SCIENTIFIC NAME: Acer tataricum
This tree in Colorado Tolerant of poor alkaline soils and cold winters. Less prone to develop iron chlorosis in alkaline soils than its close relative Amur Maple. Some botanists consider Amur Maple to be a subspecies of Tatarian Maple.
Hardiness Best in Zones 3-6, to 8000 ft. elevation; slightly less hardy than Amur Maple.
Growth habit Large, multi-stemmed shrub or small rounded tree.
Growth rate Slow to medium growth to 15 – 20 feet tall.
Foliage Opposite, simple, medium to dark green, not as obviously lobed as other maples’ leaves. Fall color varies from yellow to reddish-orange to reddish-purple, often less vivid than Amur Maple fall color.
Flowers Small, off-white, attractive, early May to June depending on elevation and exposure.
Fruit 1″ long twin samaras turn red in August, then brown in fall, often persisting through winter.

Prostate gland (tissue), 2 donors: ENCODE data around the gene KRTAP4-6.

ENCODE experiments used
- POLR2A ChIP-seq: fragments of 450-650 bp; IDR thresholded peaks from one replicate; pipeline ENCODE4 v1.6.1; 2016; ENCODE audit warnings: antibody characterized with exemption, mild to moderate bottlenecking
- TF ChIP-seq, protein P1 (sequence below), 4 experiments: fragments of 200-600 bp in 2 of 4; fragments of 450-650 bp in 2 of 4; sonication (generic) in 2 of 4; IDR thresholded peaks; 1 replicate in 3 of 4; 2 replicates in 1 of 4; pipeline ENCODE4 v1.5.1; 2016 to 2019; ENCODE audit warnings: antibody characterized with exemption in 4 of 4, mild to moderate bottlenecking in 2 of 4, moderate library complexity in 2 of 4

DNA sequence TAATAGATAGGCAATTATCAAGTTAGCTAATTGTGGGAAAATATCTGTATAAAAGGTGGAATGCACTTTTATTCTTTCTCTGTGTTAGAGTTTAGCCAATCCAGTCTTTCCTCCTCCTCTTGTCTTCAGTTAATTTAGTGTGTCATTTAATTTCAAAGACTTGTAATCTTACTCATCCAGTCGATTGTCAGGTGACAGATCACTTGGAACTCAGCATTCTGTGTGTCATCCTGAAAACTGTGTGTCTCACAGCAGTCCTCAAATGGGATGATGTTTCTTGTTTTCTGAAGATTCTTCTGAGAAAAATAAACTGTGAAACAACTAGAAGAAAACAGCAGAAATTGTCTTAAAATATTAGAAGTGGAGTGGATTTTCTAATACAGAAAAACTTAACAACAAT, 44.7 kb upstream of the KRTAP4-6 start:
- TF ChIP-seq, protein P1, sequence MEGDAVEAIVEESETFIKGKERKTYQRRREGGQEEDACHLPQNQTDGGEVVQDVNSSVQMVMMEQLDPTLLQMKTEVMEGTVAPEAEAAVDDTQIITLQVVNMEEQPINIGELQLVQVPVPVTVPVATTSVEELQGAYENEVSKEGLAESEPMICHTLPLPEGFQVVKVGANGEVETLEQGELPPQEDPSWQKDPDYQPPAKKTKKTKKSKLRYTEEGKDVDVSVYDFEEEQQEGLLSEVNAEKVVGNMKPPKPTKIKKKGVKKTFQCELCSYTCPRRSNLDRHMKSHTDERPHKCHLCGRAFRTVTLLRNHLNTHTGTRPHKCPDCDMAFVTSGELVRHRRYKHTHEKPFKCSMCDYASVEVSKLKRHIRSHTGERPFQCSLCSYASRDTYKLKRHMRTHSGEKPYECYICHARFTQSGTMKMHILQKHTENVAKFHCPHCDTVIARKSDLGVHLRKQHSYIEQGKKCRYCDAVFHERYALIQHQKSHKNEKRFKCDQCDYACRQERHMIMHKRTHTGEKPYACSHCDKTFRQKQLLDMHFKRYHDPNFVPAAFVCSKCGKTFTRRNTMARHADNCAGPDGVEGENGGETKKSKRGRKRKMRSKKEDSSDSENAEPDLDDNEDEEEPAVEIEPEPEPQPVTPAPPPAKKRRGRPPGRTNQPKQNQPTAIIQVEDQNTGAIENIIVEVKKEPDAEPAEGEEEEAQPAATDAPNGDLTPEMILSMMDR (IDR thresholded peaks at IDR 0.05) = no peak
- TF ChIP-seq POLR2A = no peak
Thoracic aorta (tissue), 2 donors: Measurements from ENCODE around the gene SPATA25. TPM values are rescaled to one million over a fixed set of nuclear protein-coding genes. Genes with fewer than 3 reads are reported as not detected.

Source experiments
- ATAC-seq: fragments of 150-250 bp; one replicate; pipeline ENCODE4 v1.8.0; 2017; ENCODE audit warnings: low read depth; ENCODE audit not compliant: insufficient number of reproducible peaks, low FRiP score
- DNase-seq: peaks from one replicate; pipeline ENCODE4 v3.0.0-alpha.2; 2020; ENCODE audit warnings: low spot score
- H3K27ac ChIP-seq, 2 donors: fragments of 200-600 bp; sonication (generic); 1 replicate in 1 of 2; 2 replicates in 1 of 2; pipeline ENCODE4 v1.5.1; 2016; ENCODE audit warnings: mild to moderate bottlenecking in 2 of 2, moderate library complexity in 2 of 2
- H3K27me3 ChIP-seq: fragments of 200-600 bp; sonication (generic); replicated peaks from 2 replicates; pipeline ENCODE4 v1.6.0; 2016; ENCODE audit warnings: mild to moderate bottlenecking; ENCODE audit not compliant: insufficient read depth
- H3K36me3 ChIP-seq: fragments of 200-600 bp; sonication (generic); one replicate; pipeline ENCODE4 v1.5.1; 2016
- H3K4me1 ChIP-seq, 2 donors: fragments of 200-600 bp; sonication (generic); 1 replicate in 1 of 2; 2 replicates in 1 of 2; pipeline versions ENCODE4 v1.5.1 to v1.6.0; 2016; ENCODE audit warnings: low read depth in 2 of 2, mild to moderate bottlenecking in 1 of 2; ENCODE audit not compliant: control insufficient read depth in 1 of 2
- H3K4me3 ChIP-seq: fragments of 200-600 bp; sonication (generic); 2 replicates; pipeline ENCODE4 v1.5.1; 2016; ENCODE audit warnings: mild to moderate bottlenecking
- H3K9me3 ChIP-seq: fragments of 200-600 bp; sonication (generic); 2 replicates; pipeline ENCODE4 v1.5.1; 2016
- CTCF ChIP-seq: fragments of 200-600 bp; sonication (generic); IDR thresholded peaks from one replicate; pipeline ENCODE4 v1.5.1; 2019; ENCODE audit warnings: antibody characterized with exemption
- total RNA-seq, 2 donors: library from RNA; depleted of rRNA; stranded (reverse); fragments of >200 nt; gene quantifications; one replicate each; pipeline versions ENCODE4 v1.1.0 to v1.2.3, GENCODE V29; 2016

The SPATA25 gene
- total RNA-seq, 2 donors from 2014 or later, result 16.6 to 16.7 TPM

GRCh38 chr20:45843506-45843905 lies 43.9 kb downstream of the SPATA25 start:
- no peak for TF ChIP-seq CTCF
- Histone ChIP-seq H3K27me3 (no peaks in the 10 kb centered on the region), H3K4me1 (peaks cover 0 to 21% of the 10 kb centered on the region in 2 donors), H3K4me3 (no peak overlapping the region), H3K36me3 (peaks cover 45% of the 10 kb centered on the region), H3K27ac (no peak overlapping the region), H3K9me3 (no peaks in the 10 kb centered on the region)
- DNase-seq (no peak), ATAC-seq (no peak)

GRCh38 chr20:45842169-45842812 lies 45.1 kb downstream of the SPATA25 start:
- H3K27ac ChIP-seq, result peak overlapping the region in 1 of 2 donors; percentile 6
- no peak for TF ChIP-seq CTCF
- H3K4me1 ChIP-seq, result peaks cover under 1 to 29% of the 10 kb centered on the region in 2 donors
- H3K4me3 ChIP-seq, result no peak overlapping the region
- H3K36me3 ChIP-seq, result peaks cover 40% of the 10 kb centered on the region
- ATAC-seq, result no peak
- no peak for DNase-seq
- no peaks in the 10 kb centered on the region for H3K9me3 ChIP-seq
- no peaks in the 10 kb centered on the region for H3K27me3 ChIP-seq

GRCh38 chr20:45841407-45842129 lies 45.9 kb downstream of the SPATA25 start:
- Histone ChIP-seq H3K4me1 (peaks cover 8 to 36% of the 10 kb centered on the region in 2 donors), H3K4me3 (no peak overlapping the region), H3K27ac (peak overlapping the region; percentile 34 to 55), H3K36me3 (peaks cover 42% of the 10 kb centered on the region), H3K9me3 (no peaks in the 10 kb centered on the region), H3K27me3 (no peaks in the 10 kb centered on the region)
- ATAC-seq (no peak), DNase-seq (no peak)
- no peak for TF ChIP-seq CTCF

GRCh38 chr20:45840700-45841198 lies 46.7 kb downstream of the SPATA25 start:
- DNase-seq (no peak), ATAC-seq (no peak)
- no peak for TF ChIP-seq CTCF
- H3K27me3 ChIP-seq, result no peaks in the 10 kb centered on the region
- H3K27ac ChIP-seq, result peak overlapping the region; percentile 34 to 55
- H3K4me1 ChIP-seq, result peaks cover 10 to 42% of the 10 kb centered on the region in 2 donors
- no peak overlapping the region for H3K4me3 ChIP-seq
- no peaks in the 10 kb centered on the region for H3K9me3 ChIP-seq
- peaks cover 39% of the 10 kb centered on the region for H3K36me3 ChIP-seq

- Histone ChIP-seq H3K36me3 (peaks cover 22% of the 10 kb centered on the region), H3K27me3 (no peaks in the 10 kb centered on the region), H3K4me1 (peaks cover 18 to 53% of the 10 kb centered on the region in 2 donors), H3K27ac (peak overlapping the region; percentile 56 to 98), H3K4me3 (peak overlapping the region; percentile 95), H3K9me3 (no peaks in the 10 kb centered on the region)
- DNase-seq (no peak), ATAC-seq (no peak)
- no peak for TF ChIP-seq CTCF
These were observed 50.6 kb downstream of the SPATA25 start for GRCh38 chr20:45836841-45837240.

Insects and diseases Few problems, possible leafspots.
Landscape value Attractive small tree for limited spaces. Does well in alkaline soils; moderately drought tolerant. Flowers, red fruit/seeds and fall color are assets; popularity in Colorado should increase as cultivars with dependable red fall color are released. Small mature size makes it good for planting under power lines; tolerates partial shade.
Best advice Underutilized due to landscape preference for Amur Maple, but consider it where iron chlorosis develops on Amur and other maples, as long as soil pH is less than 8.0
Michael Dirr, Manual of Woody Landscape Plants (University of Georgia, 1990)